The European Parliament deals with many pieces of legislation every years, ranging from technical updates to existing laws, to major new pieces of legislation.
Below is a guide to the key pieces of legislation currently being scrutinised by MEPs and expected to come to a plenary session of the parliament in the next six months.
Agriculture & Fisheries
Common Agricultural Policy (CAP) reform
What: Bringing the CAP into line with the post-2013 budget framework.
The Commission is proposing reforms to the way in which the CAP is funded. It has been steadily falling as a proportion of the total EU budget for many years, but currently stands at 47% of the total budget, at around 58bn. The Commission wants to cap the subsidy a large farm can receive at 300,000, although keeping overall CAP spending at the same level until 2020. 30% of direct payments to farmers will be dependent on environmental criteria, such as ensuring biodiversity.
When: The Agriculture Committee voted on the reform package in January with a lengthy plenary vote following in March. Long and detailed negotiations with member states are now underway, and there may be a subsequent vote in the parliament later in the year.
Common Fisheries Policy (CFP) reform
What: Bringing the CFP into line with the post-2013 budget framework.
The Commission wants to reform fishing policies, and to make fishing in EU waters more sustainable. Proposals include simplified rules, more action against over-fishing, a ban on the controversial process of discards, and more help for small-scale fishing fleets.
When: A marathon committee vote took place in December, and the first plenary vote took place in February with negotiations to find a common position with member states now underway.
Economic and Monetary Affairs
Market abuse laws
What: Tougher penalties for people found guilty of market manipulation.
Following on from the Libor scandal, the Commission is proposing that people found guilty of manipulating the financial markets should face criminal sanctions, including jail sentences. The draft rules are designed to toughen up the existing market abuse rules, and ensure that the EU is not seen as a "soft option".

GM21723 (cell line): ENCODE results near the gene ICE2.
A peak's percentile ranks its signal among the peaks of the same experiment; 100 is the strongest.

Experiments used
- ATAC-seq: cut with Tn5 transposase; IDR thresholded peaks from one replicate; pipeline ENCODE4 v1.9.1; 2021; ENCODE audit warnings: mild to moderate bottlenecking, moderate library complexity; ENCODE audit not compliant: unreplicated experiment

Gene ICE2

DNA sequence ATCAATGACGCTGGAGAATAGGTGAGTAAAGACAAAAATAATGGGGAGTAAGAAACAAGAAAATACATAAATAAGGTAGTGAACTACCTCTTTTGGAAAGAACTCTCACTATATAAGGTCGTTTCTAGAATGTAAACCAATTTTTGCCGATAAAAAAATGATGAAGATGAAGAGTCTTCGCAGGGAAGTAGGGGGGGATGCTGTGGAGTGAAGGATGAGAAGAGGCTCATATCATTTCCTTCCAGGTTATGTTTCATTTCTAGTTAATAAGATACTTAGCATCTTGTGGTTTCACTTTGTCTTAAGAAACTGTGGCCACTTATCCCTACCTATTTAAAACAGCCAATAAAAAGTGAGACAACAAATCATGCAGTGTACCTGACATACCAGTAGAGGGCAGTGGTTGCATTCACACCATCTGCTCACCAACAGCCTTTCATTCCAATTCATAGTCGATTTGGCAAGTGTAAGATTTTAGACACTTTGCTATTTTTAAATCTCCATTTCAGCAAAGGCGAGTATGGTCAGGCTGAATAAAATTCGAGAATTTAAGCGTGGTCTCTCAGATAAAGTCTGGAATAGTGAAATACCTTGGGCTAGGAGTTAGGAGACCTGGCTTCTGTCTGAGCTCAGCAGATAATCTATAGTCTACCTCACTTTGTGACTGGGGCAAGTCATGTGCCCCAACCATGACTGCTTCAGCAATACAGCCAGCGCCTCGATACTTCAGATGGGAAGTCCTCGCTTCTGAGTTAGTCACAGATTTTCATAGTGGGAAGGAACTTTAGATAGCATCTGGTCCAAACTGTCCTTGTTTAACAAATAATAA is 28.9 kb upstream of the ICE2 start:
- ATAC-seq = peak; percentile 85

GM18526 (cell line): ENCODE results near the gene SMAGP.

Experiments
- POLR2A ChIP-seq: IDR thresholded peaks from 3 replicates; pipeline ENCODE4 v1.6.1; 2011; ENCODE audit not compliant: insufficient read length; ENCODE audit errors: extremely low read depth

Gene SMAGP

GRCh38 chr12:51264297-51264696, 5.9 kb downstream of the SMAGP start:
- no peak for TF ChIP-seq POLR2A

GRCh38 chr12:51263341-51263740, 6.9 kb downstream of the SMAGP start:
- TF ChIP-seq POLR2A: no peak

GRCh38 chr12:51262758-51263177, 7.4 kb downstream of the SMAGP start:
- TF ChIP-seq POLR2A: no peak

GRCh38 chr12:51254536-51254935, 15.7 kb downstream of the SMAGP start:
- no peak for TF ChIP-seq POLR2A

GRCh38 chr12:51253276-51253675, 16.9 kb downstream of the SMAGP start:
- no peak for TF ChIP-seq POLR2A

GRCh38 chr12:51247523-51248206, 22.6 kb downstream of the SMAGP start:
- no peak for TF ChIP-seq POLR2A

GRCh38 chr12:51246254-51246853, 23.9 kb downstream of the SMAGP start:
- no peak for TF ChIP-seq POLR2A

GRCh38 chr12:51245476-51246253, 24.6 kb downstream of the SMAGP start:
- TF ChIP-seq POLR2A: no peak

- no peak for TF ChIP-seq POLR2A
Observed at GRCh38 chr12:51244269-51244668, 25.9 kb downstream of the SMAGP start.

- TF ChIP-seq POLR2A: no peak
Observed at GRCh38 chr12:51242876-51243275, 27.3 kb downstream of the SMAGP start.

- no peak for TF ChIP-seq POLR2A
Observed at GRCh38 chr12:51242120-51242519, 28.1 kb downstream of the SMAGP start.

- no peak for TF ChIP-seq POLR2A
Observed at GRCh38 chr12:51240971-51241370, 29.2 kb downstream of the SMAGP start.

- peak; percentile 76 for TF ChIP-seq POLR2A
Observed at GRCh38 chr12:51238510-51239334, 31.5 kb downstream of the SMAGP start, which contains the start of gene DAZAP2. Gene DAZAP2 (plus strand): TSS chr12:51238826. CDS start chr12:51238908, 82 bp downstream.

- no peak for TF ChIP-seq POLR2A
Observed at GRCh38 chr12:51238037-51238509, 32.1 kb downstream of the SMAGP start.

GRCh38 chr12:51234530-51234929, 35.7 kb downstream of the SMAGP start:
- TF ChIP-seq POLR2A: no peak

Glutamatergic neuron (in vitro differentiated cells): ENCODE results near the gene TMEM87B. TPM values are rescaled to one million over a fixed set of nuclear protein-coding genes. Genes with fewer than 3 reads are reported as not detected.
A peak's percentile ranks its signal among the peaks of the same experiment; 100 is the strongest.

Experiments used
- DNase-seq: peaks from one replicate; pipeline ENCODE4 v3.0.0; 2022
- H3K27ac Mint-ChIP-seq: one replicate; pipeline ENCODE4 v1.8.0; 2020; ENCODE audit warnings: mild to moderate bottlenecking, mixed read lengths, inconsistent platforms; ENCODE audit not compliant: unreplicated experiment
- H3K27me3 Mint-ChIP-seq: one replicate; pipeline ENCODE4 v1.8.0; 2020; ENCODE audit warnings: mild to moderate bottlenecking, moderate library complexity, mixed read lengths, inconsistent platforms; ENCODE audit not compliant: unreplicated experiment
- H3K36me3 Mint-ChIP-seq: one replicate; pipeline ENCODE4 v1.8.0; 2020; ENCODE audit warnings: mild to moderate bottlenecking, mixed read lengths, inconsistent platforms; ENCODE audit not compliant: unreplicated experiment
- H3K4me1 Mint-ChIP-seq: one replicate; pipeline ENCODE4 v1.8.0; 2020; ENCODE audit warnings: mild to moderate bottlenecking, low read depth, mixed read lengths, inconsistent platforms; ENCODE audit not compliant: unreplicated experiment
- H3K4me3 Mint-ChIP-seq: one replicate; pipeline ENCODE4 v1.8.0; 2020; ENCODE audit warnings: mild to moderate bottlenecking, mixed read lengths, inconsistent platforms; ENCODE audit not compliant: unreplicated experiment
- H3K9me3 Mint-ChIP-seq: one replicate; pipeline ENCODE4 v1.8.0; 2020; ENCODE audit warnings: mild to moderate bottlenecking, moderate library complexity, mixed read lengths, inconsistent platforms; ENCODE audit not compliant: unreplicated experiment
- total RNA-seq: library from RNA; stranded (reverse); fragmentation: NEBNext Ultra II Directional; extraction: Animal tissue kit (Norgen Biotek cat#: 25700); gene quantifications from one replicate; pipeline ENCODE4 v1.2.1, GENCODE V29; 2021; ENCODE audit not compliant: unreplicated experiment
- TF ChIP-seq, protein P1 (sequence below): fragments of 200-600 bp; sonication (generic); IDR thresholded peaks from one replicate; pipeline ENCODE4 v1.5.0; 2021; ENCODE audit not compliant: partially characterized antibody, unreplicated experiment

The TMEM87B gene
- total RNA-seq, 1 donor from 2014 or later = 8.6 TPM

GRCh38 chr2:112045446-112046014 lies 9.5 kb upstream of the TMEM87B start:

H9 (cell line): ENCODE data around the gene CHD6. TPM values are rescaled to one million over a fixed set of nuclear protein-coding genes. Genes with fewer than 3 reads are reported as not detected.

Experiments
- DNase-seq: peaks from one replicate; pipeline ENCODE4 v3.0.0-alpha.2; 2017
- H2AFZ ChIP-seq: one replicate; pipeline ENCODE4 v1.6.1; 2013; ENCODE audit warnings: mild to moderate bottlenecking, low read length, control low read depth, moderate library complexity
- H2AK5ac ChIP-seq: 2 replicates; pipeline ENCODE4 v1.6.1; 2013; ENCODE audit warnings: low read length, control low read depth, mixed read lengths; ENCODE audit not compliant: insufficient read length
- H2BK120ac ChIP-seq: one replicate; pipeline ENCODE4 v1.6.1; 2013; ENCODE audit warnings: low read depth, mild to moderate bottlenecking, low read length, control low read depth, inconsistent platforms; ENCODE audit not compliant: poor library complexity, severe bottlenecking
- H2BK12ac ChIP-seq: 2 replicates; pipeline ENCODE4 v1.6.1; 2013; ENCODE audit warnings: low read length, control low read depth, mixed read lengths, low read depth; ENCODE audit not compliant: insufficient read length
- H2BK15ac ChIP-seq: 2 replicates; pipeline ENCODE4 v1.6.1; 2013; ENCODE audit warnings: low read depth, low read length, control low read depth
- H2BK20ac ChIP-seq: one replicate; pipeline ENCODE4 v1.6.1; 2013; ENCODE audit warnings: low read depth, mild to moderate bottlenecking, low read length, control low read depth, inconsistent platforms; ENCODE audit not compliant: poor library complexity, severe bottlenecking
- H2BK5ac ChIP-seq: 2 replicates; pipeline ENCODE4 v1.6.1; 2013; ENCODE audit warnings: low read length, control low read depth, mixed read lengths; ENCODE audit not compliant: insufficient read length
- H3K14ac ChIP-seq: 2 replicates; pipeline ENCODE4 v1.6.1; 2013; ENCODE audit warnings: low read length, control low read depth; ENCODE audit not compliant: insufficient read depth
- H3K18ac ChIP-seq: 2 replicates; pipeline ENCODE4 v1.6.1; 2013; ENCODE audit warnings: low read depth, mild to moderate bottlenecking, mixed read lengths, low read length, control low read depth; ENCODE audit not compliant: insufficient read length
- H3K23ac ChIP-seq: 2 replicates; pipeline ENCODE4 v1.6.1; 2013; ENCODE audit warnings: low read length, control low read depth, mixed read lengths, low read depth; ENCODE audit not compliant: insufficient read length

When: The draft proposals have been overwhelmingly backed by the Economic and Monetary Affairs Committee. Negotiations are now ongoing with member states, with a plenary vote not expected to take place until May.
Mortgage credit directive
What: New rules on the selling of mortgages.
This law is designed to increase consumer protection and improve consumer confidence in the mortgage industry. The Commission hopes the directive will increase financial stability by ensuring more responsible lending. The proposals include formal sales standards, better information to consumers, and improved assessment of the consumer's creditworthiness. Critics say the directive does not take account of national differences in the way in which property and mortgage markets operate.
When: The vote by MEPs has already been delayed, to allow for further negotiations, and a final vote is now expected in the April or May plenary sessions.
Multi-annual financial framework (MFF)
What: Aside from the annual budget, much of the thoughts of EU politicians are focusing on the EU's long-term seven-year budget, known as the MFF.
It runs on a seven year cycle, with the next cycle beginning in 2014. The Commission has proposed a 1.025tn budget for the next MFF, although the Council has said the figure should be "revised downwards".
When: Negotiations are underway to reach an inter-institutional agreement, after MEPs voted to reject a deal by EU governments unless further concessions are made.
What: As part of a deal agreed by EU leaders, the Commission is giving the European Central Bank powers to supervise all major banks in the eurozone.
When: The parliament's Economic and Monetary Affairs Committee gave their approval to the plans in November, and a plenary approval is expected in January.
Employment and Social Affairs
Posted workers directive (revision)
What: An overhaul of the 1996 laws on the treatments of workers from one EU country posted to work in another EU country.
Revisions follow concerns that workers from some countries, such as Poland, were being exploited. The Commission wants to protect their social and employment rights allowing improved handling of workers' complaints in the construction sector, higher standards of information to workers about their rights, and better monitoring of the working conditions of posted workers.
When: The revisions are currently being scrutinised by the Employment and Social Policy Committee, with a committee vote scheduled for February, and a plenary vote later in the year.
Serious cross-border health threats
What: The Commission's proposal is an attempt to improve co-ordination between member states in the event of a crisis, such as the 2011 E. coli outbreak and the swine flu pandemic of 2009.